Although many people contemplating an MBA have the standard minimum of five years of work under their belt, more and more applicants are considering B-school earlier in their careers””in some cases, without any work experience at all, the Wall Street Journal reported yesterday.
For some, pursuing an MBA straight out of undergrad is a no-brainer, as it avoids putting one’s life on hold for two years, and forgoing a potentially significant salary to do so. In fact, the Graduate Management Admission Council says applicants under 24 are the fastest-growing group among those who take the GMAT.
GMAC reports that from 2004 to 2009, this group of test-takers grew an average of 24% a year. In 2010, roughly 40% of applicants to full-time MBA programs had less than three years of work experience, the council says.
Business schools have also jumped on board the youth train, with specific programs geared toward college juniors, such as Harvard Business School‘s 2+2 Program, or the deferment program offered by Stanford Graduate School of Business, where students can apply for admission during their senior year of college and choose a start date of one to three years after they graduate.
Derrick Bolton, director of admissions at Stanford GSB, tells WSJ the reason for the deferred program is that “Fundamentally, we are in a market for talent. When you see really talented people, you want to lock them in.”
Meanwhile, Dipak Jain, former dean of Kellogg School of Management and soon to be dean of INSEAD, tells WSJ younger MBAs add a different perspective to the classroom and appeal to employers tired of the outrageous salary or position expectations of B-school graduates over 30.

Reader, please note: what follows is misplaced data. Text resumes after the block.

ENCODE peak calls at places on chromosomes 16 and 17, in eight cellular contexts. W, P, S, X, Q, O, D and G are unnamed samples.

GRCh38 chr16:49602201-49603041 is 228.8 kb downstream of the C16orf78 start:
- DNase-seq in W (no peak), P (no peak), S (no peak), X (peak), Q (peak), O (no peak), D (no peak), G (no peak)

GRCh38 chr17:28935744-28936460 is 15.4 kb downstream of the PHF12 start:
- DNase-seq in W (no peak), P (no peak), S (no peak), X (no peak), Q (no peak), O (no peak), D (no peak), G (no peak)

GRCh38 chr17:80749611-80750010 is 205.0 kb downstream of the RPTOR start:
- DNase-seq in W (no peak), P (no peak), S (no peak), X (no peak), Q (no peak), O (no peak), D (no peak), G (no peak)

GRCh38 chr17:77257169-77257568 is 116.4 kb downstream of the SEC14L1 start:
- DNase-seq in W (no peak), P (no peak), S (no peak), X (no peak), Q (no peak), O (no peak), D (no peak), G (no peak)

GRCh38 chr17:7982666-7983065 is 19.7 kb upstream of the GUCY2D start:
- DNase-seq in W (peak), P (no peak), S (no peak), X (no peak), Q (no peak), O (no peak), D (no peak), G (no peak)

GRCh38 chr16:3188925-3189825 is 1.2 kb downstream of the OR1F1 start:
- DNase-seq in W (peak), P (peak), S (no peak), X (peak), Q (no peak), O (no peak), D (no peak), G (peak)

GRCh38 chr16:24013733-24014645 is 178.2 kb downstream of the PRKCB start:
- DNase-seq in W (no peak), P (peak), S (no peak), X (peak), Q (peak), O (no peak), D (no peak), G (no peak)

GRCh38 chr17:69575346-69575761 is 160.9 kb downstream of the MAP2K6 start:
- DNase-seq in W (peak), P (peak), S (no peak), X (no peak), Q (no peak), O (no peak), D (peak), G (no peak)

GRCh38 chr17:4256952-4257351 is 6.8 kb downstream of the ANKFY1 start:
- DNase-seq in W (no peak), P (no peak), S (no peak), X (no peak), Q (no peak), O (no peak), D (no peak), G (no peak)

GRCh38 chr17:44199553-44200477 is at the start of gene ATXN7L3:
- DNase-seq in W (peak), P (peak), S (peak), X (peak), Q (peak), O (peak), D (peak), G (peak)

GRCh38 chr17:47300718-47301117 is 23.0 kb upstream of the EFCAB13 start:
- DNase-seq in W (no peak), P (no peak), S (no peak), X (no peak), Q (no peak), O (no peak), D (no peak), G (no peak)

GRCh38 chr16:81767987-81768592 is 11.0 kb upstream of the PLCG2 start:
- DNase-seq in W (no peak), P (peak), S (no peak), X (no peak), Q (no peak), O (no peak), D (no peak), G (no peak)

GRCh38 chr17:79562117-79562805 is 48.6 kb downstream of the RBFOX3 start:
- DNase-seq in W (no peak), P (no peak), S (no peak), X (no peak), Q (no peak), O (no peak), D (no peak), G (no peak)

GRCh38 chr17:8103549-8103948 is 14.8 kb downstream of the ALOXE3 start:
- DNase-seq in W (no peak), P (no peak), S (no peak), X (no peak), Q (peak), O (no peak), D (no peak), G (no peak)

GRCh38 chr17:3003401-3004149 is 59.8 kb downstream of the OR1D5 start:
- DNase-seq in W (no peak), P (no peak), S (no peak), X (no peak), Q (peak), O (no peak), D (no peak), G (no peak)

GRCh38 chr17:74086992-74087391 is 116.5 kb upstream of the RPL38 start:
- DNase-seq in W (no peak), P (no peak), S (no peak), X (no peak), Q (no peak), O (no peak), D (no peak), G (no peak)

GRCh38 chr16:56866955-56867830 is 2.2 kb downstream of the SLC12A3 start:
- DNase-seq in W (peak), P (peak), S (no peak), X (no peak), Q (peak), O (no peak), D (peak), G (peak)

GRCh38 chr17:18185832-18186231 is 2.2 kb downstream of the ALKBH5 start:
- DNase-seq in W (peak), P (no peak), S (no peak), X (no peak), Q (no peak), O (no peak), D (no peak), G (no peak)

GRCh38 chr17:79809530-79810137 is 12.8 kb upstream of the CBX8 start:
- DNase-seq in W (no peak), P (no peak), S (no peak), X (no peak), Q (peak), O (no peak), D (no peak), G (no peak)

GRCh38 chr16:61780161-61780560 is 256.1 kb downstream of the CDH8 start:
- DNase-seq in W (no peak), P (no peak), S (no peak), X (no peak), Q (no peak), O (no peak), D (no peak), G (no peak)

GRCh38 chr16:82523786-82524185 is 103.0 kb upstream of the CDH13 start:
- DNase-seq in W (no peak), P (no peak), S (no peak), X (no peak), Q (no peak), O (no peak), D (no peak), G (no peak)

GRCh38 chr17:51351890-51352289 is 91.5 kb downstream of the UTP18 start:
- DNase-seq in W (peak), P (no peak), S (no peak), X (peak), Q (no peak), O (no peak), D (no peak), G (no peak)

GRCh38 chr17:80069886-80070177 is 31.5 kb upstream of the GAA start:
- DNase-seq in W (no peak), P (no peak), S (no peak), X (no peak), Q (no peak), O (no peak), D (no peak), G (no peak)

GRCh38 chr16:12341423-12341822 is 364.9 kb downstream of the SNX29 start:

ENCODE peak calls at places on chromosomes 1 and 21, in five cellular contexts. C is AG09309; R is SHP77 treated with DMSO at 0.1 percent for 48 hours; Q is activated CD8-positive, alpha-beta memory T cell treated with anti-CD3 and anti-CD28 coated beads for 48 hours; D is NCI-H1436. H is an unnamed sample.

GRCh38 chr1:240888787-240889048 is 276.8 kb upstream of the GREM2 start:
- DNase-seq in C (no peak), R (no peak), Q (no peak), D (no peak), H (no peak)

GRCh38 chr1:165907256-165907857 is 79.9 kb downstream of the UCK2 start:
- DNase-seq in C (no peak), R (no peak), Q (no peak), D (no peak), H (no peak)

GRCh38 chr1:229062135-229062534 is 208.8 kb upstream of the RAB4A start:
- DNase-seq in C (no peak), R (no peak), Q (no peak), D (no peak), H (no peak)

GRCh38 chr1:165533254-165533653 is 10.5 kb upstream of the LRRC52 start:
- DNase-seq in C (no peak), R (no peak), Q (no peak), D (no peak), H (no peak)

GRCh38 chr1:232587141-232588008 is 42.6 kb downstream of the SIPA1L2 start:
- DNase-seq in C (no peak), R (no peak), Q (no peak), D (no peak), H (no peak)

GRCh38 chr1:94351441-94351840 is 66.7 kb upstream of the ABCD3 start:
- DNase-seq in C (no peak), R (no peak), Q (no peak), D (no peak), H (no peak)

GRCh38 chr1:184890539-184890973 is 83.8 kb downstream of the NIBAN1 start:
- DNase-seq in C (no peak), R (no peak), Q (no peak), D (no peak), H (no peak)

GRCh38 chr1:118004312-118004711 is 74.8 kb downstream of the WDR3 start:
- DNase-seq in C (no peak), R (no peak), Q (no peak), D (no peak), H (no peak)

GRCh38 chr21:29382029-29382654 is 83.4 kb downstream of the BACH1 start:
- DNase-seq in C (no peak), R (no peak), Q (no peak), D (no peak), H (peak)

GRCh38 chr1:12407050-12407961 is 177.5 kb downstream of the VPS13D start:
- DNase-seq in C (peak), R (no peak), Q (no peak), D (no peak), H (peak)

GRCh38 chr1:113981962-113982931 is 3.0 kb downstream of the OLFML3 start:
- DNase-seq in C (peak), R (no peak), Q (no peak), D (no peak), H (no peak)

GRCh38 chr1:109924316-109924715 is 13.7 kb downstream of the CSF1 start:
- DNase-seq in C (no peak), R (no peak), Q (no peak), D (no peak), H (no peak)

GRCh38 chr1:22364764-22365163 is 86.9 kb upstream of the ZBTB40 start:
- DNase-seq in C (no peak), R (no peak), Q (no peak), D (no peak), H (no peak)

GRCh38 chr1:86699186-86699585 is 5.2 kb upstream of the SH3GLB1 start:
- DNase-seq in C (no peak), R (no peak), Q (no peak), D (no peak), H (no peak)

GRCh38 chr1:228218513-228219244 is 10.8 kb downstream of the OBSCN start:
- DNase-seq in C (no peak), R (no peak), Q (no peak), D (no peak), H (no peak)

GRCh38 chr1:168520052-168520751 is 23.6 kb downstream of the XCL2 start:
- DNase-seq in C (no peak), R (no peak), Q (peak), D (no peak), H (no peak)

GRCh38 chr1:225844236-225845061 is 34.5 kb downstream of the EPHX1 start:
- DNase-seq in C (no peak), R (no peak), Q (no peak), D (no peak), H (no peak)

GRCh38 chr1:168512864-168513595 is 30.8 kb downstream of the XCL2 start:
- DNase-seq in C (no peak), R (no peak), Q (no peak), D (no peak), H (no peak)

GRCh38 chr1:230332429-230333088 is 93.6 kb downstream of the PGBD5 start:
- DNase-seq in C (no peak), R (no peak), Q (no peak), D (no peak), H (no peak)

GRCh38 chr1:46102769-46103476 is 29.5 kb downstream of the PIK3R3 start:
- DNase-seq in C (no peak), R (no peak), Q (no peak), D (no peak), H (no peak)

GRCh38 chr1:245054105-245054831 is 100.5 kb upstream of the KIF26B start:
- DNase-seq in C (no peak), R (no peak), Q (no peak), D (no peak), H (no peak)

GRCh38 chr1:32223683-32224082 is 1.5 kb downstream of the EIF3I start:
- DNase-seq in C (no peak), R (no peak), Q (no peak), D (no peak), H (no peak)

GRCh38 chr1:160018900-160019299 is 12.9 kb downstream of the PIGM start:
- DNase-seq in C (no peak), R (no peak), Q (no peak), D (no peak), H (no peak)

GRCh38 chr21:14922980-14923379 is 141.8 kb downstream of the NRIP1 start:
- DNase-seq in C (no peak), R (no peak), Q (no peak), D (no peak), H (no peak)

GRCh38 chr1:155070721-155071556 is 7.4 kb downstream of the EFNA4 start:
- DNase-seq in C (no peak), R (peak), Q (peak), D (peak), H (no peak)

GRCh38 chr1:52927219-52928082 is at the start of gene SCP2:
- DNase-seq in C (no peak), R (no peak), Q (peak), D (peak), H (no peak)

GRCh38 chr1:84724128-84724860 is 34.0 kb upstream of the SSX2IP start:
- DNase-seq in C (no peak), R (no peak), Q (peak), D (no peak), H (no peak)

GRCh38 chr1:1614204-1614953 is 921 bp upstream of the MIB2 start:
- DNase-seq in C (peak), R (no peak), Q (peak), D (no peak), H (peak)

Jain also tells WSJ that more women and international students would go to business school if earlier admit ages were the norm. Women are less likely to pursue an MBA after they’ve had children, and international students are reluctant to leave families behind to study abroad and can’t afford to bring them along.
Not everyone is convinced that younger is the way to go, however. Tuck School of Business professor Chris Trimble tells WSJ that says students’ real-world perspectives are a big part of the learning process. “What I’ve seen is that students with work experience make better contributions to classroom discussions,” he says.
For more on the pros and cons of starting an MBA straight out of undergrad, read the Wall Street Journal’s original piece, No Experience Necessary.
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